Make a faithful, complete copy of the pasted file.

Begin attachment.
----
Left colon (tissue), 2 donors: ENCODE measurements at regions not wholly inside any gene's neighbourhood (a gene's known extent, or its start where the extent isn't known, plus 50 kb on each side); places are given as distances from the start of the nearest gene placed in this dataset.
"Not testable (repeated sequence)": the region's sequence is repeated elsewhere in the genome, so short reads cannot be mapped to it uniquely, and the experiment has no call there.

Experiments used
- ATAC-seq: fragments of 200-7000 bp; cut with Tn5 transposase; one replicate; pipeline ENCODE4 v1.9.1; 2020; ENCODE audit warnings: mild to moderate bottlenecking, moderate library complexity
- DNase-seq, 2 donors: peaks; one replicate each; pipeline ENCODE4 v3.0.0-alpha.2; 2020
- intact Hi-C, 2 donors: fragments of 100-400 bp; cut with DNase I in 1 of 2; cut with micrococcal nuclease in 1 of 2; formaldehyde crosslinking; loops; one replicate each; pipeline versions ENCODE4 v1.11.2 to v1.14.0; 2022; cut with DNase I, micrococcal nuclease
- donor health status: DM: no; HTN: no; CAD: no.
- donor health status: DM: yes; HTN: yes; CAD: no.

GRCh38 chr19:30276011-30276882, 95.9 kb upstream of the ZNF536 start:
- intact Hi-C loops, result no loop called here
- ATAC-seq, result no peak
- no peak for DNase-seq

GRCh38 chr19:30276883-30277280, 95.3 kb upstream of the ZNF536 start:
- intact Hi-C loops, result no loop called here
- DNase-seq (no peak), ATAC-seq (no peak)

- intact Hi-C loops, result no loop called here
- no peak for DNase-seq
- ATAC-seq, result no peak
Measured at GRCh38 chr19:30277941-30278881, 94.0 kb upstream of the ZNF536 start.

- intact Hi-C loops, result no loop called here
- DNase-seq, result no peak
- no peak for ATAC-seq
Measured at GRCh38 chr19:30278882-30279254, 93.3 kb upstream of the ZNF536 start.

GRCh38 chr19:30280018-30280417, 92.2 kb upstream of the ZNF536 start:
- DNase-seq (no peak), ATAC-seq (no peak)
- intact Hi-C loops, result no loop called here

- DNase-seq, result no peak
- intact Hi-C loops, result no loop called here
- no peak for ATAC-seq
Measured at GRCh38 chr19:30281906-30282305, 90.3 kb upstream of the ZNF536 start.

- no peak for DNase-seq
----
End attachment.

Left colon (tissue), 2 donors: ENCODE measurements at regions not wholly inside any gene's neighbourhood (a gene's known extent, or its start where the extent isn't known, plus 50 kb on each side); places are given as distances from the start of the nearest gene placed in this dataset.
"Not testable (repeated sequence)": the region's sequence is repeated elsewhere in the genome, so short reads cannot be mapped to it uniquely, and the experiment has no call there.

Experiments used
- ATAC-seq: fragments of 200-7000 bp; cut with Tn5 transposase; one replicate; pipeline ENCODE4 v1.9.1; 2020; ENCODE audit warnings: mild to moderate bottlenecking, moderate library complexity
- DNase-seq, 2 donors: peaks; one replicate each; pipeline ENCODE4 v3.0.0-alpha.2; 2020
- intact Hi-C, 2 donors: fragments of 100-400 bp; cut with DNase I in 1 of 2; cut with micrococcal nuclease in 1 of 2; formaldehyde crosslinking; loops; one replicate each; pipeline versions ENCODE4 v1.11.2 to v1.14.0; 2022; cut with DNase I, micrococcal nuclease
- donor health status: DM: no; HTN: no; CAD: no.
- donor health status: DM: yes; HTN: yes; CAD: no.

GRCh38 chr19:30276011-30276882, 95.9 kb upstream of the ZNF536 start:
- intact Hi-C loops, result no loop called here
- ATAC-seq, result no peak
- no peak for DNase-seq

GRCh38 chr19:30276883-30277280, 95.3 kb upstream of the ZNF536 start:
- intact Hi-C loops, result no loop called here
- DNase-seq (no peak), ATAC-seq (no peak)

- intact Hi-C loops, result no loop called here
- no peak for DNase-seq
- ATAC-seq, result no peak
Measured at GRCh38 chr19:30277941-30278881, 94.0 kb upstream of the ZNF536 start.

- intact Hi-C loops, result no loop called here
- DNase-seq, result no peak
- no peak for ATAC-seq
Measured at GRCh38 chr19:30278882-30279254, 93.3 kb upstream of the ZNF536 start.

GRCh38 chr19:30280018-30280417, 92.2 kb upstream of the ZNF536 start:
- DNase-seq (no peak), ATAC-seq (no peak)
- intact Hi-C loops, result no loop called here

- DNase-seq, result no peak
- intact Hi-C loops, result no loop called here
- no peak for ATAC-seq
Measured at GRCh38 chr19:30281906-30282305, 90.3 kb upstream of the ZNF536 start.

- no peak for DNase-seq